Express: China is threatening Taiwan. Britain must stand up for what’s right

This article was first published in the Daily Express.

In December 1949, following a brutal civil war in which millions died, the government of the Republic of China retreated to the island of Taiwan. With the support of the Soviet Union, Mao Zedong’s Communists had seized control of Beijing and implemented a dictatorship.

To this day, the Communist Party rules over mainland China – and its 1.4 billion inhabitants – while the Republic of China remains consigned to Taiwan. Fast-forward 70 years and Beijing has an economic stranglehold over most of the Western world while Taiwan is ostracised and outcast, nearly to the same extent as North Korea. Taiwan’s requests to join the UN have been repeatedly snubbed. Almost no countries recognise its sovereignty and nationhood, obeying the dogmatic Communist doctrine of the One-China Policy under threats of tariffs and trade restrictions from Beijing.

The 24 million-strong Taiwanese populace – and its democratically-elected government – are excluded from the international community.

China has become so powerful that Europe and the US have for decades collectively turned a blind eye to its flagrant human rights abuses and undue influence in key international institutions like the World Health Organisation, out of fear of economic retribution.

Western economies have become so intimately entangled with Chinese industry – and therefore with the omnipotent Chinese government – that Beijing now feels it can get away with almost anything.

But 2020 marks something of a watershed moment for Chinese relations with the West.

The Chinese Communist Party’s sins have reached a tipping point. China’s outrageous confiscating of power in Hong Kong, combined with its appalling genocide of the Uyghur Muslims in Xinjiang and its coverup of vital information relating to the initial coronavirus outbreak – at a cost of tens of thousands of lives – has left Western governments with no choice but to act.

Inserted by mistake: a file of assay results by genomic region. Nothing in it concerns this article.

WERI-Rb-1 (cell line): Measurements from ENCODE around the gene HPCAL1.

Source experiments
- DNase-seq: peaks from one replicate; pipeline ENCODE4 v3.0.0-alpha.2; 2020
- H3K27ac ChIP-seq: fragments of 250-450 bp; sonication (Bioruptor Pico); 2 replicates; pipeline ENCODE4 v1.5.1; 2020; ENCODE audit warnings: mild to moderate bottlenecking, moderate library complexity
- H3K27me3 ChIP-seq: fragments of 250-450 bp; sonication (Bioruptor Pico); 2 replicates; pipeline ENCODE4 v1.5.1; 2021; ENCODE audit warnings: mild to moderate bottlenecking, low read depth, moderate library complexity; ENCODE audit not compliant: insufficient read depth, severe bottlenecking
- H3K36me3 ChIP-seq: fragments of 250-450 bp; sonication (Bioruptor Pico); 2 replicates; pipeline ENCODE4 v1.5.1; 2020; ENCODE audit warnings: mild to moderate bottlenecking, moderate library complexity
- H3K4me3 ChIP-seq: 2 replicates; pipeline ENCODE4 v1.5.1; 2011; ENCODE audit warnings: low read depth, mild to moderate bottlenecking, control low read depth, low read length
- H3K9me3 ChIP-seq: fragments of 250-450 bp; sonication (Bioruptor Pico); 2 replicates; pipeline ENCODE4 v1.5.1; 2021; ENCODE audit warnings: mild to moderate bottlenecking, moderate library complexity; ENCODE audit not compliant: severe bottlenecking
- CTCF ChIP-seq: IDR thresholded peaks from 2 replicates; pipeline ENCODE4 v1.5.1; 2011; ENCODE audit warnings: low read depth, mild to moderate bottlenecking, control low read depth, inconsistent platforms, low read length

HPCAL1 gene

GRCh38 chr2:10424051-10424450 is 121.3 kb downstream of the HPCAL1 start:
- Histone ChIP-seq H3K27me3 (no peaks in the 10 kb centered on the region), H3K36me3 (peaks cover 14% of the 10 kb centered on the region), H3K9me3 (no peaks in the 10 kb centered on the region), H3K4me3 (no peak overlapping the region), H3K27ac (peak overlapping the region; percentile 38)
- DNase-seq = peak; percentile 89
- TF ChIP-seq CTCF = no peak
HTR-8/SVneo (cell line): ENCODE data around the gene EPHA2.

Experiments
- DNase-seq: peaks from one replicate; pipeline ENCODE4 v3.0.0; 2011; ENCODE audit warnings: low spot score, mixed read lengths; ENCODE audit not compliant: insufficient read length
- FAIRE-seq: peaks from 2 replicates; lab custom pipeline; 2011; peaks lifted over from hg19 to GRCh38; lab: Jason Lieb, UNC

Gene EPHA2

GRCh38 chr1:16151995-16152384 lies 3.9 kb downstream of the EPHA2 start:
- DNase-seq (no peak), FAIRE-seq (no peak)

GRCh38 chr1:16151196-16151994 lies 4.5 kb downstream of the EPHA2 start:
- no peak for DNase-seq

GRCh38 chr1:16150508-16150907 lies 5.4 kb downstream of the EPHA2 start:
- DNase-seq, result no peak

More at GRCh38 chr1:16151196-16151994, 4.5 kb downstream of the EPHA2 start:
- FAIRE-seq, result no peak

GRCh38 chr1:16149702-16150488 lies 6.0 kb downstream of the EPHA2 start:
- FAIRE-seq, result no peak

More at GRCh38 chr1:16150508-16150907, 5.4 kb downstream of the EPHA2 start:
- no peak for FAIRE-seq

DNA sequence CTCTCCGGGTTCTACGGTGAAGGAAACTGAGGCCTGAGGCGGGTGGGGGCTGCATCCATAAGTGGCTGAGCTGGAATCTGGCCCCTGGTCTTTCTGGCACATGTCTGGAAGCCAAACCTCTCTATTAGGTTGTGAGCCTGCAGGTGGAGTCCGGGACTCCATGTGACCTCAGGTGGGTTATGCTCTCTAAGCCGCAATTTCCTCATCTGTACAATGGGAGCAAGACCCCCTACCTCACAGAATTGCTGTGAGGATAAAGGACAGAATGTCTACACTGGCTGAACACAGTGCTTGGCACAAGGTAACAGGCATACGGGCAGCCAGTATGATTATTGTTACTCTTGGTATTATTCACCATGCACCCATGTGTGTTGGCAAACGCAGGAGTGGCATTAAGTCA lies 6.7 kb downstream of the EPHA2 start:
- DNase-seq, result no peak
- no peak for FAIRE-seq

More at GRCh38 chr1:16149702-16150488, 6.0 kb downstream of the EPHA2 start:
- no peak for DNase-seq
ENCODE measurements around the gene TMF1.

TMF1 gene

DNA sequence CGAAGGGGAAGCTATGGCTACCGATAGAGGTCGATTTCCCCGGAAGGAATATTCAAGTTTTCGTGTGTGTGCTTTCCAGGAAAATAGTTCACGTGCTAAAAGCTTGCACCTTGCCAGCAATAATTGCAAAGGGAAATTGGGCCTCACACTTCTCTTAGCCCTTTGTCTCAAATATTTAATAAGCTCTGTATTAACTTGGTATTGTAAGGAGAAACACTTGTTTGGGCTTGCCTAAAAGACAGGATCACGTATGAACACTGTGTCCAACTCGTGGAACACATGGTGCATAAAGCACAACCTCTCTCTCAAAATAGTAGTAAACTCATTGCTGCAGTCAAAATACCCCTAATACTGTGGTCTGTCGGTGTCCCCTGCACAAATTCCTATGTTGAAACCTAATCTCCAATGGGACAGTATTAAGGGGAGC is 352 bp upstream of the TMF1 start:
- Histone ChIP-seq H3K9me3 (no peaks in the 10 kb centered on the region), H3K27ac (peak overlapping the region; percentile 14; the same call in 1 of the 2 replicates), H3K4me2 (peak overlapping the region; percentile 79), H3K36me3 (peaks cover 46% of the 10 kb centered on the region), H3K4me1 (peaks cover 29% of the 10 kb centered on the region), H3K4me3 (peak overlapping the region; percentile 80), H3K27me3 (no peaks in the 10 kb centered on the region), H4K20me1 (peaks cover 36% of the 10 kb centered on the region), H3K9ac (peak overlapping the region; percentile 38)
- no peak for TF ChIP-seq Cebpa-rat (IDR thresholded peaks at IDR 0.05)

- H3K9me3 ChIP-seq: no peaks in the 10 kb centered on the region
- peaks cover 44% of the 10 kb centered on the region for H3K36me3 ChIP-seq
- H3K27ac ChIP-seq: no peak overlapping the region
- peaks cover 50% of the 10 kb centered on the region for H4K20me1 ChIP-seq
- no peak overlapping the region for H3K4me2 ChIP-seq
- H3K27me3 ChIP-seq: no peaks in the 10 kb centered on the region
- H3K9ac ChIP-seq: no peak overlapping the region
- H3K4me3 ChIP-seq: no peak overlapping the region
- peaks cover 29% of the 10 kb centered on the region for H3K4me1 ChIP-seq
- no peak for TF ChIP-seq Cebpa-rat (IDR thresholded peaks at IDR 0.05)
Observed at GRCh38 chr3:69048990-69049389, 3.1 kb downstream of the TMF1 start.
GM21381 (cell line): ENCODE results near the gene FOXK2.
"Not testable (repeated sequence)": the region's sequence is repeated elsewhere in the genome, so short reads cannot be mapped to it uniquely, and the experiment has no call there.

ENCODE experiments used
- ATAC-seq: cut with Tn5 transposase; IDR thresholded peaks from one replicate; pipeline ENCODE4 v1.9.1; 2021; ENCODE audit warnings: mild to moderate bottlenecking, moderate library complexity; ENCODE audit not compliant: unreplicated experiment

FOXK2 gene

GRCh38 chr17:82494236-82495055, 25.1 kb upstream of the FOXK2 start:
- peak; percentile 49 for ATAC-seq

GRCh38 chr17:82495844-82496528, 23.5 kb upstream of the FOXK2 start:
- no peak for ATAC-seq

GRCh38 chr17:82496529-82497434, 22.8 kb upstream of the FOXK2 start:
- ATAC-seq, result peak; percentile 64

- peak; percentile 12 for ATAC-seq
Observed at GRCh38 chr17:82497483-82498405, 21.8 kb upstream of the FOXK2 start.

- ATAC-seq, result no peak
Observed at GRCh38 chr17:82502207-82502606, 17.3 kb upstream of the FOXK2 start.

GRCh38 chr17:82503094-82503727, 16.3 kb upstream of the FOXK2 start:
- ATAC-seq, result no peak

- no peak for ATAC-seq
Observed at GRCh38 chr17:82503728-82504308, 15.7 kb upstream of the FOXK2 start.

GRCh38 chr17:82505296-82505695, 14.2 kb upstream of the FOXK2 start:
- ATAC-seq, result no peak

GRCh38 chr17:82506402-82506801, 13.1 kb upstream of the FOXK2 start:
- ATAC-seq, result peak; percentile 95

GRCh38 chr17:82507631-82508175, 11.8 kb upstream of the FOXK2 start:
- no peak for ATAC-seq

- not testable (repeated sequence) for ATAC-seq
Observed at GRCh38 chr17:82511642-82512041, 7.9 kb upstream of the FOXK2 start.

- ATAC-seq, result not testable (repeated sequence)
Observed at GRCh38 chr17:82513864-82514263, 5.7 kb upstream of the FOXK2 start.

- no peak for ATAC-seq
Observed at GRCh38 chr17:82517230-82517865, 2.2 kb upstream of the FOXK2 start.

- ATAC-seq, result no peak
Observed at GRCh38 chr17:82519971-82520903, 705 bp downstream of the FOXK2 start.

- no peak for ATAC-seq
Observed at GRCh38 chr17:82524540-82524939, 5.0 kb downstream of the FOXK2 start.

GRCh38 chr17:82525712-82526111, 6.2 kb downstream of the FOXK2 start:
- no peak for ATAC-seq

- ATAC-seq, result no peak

Though they have been tepid so far, responses from the West are beginning to trickle through.

Huawei was swiftly removed from the UK’s 5G network and three million Hong Kong residents who had found themselves under Beijing’s boot were invited to relocate to Britain and offered a path to British citizenship.

But one aspect of China’s recent belligerence – perhaps the most troubling of all – remains largely unaddressed.

In recent days and weeks, China has issued a number of troubling military threats against Taiwan.

It has been making a show of flaunting its military prowess and is even flirting publicly with the idea of invasion.

The Chinese government believes that Taiwan is its sovereign territory. From Beijing’s point of view, China is perfectly within its rights to do whatever it pleases in Taiwan.

In Hong Kong, the Communist government had no hesitation in sending in hordes of riot police to violently subdue peaceful pro-democracy protesters, resulting in innumerable tragedies.

In Taiwan, they won’t be sending in the police. This time, it will be the military.

There is, of course, a necessary trade-off in foreign policy decisions. Sometimes we have to allow other countries to conduct their business in their own way, even if they do so differently to how we would have done it.

But there comes a point when humanity and compassion must supersede political convenience, when it becomes unconstructive – and indeed, destructive – to set a precedent of inaction as rogue governments run rampant. In the case of China, we passed that point a long time ago.

Taiwan is a model democracy. It represents everything that post-Brexit Global Britain should be working alongside and fighting to defend.

As Britain leaves the EU and carves out a new place for itself in the world, we must stand up for human rights and the importance of national sovereignty on the international stage. And that means standing up to China.